My husband and Holly and I were most fortunate in that we were able to go away for some time in early January, just south of the Queensland border. It was a beautiful location, and we enjoyed several lovely beach days and then a couple more days where we occupied ourselves with board games and low-key exploration of the area. It’s hard to do anything particularly adventurous with a baby. However, we still enjoyed ourselves very much, and I think Holly was enchanted by the different sights as well. She certainly ate rather a lot of sand. She is growing very well and is now pulling herself up on furniture and standing up with support. At seven months, this is rather unexpected, but one cannot get in the way of progress I suppose! We had the joy of getting her baptised recently and having some friends around to celebrate with us. She is so used to the water she didn't even blink an eyelid during the ceremony.
During the holidays, I’ve also been kayaking several times. My husband and I kayaked on one of the lakes near our Airbnb in New South Wales. I’ve also been down to the Weir a couple of times too. After one of these trips, I decided that I might get a small hard-shelled kayak just for myself to use. Michael and I used to kayak a lot together in our inflatable double kayak. This has become harder with Holly, as she doesn’t always enjoy sitting still in the kayak for a long period of time. So one day, I took the inflatable out by myself. Unfortunately, I had never blown it up when the seals were completely off before. Normally I put Holly’s life jacket on while Michael did this part. This meant I failed to put the seals on correctly before blowing it up. Anyhow, I was enjoying my kayak but decided I should start heading back so that I was on time to feed Holly back at home. As I turned around, I started to notice the front of the kayak was rising into the air, ever so slightly. Probably just the difference in weight – one person in it instead of two people and a baby, I thought to myself. I continued, but after a couple of minutes noticed with concern that the sides were beginning to fold inwards.
I carried on a little further and then realised the back of the kayak was starting to rise too. If you’ve ever made a paper boat and accidentally squished it, you will have an accurate mental image for what the kayak was beginning to resemble. Obviously, it’s very difficult to paddle something that is slowly folding up. I did my best, now understanding properly that I was sinking. I didn’t have a life jacket on, but the water wasn’t rough, and I knew I could swim to shore. I was just worried about what might happen to my camera and car key. I decided that the best I could do would be to attain the nearest stretch of shoreline and then drag the kayak along as I walked back to the boat ramp. The trouble was, it didn’t look like I was going to reach the shoreline at all. I began to paddle more slowly, but still just as firm, so that the kayak didn’t go down too fast. I was – to my relief – able to make it to the ski run on the Weir, which was dry due to the lack of rain. Just as I got there, the kayak went completely under water. I climbed out into the mud and pulled it up.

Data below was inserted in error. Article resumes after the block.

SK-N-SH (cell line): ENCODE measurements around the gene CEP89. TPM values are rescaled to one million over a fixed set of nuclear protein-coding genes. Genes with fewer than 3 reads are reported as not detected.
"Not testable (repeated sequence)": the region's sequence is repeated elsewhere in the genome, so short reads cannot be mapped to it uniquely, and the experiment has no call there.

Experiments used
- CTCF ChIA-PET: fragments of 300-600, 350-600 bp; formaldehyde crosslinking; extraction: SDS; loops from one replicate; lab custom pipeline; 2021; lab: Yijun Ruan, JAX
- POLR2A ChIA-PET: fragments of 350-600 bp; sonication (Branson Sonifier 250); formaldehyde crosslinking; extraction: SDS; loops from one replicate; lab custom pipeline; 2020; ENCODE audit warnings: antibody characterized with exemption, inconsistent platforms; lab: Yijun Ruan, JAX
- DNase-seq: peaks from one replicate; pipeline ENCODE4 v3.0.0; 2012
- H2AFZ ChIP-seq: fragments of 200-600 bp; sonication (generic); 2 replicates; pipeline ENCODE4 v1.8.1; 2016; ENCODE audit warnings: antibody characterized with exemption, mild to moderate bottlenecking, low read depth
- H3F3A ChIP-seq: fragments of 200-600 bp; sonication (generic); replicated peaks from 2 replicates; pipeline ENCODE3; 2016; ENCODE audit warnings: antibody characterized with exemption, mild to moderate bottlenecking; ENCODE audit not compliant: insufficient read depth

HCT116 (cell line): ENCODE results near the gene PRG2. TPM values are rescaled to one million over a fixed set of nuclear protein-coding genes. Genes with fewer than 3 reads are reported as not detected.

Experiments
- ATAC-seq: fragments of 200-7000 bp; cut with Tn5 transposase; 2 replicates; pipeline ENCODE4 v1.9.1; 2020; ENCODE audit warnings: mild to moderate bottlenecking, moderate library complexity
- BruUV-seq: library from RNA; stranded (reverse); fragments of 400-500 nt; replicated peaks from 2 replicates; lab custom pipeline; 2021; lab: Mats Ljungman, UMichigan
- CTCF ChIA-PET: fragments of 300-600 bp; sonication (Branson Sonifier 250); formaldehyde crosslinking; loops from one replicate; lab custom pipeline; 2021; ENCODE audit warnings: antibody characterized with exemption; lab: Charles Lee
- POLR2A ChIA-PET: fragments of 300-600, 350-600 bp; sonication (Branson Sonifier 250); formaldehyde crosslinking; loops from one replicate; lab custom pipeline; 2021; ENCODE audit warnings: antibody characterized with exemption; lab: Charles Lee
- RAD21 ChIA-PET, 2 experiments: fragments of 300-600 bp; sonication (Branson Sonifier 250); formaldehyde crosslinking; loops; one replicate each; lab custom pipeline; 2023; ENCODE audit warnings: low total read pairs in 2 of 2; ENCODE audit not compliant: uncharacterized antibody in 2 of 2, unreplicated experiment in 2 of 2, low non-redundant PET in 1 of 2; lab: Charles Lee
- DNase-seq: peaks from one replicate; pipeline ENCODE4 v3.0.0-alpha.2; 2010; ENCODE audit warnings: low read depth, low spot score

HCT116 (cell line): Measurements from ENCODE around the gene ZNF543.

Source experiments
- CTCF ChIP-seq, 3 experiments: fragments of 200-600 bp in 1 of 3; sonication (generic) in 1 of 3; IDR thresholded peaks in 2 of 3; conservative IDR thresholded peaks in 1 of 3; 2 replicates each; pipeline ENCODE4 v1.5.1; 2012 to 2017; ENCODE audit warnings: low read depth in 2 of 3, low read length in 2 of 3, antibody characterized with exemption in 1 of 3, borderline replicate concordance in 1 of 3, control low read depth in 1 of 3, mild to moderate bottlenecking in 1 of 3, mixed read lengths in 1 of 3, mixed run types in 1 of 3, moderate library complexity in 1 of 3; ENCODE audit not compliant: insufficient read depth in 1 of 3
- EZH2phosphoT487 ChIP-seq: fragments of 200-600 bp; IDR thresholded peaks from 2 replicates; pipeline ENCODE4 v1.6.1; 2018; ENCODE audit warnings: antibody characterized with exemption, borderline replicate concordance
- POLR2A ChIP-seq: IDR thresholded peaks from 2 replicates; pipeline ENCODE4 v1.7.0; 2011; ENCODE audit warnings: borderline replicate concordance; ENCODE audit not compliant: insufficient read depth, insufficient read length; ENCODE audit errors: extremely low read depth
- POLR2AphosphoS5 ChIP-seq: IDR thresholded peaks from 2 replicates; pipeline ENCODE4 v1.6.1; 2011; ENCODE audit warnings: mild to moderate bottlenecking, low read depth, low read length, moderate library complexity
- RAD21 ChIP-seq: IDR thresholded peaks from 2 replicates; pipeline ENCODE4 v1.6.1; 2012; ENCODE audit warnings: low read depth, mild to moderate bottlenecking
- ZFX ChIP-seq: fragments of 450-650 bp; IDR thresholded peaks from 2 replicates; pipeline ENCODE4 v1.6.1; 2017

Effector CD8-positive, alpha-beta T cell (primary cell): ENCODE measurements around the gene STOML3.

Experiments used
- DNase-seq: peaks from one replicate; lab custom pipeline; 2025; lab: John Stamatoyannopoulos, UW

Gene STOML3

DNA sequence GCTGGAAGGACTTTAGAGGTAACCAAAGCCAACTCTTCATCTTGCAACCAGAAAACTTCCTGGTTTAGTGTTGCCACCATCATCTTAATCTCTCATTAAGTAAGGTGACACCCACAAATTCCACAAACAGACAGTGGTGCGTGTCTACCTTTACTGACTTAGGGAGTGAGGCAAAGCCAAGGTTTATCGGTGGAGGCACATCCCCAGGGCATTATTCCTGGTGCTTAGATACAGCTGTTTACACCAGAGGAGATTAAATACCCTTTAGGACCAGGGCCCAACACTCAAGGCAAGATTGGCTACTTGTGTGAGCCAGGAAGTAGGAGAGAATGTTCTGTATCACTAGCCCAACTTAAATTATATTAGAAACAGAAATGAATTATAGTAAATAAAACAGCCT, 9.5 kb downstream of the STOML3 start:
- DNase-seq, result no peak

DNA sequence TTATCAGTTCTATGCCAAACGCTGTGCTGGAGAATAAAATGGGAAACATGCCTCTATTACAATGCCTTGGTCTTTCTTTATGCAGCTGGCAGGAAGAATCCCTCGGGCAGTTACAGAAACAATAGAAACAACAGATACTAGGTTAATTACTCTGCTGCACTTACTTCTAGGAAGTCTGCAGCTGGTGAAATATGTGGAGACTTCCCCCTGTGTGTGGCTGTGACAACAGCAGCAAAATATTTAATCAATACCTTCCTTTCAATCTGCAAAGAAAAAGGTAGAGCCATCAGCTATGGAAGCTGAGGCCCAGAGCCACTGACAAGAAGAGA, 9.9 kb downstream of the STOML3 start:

Things were about to get more embarrassing. The good thing about the ski run was that it connected eventually to the boat ramp, so I could drive my car there and pick the kayak up. The bad thing was it meant walking back without a boat, which would look odd to anyone who had seen me depart. With any luck, no one would have seen me depart. I headed back with my paddle. When I got to my car, an entire family moved toward me.
“Where’s your boat?”
Great. “It sank.”
A general gasp of horror.
“It’s okay, I’m going to drive down and pick it up now.”
Of course, I checked it for leaks when I got home and was surprised I couldn’t find any. Surely it must have had a major hole to do that! It was Michael, of course, who discovered it was because I had put the seals on wrong. That was probably the most embarrassing moment of all. Total face palm.
Anyway, it gave me a Pirates of the Carribbean moment, coming into the shore gallantly while my boat sank underneath me. I have now purchased a small hard-shell kayak that’s easy to transport and less complicated to set up. Set up for my new kayak: carry down to water – drop in water – get in. On my last trip, I did not sink. A much better experience.
Anyhow, I shall have less time to go about sinking kayaks now that the term is about to begin. I shall leave you all with some photos to enjoy from the holidays, taken by yours truly.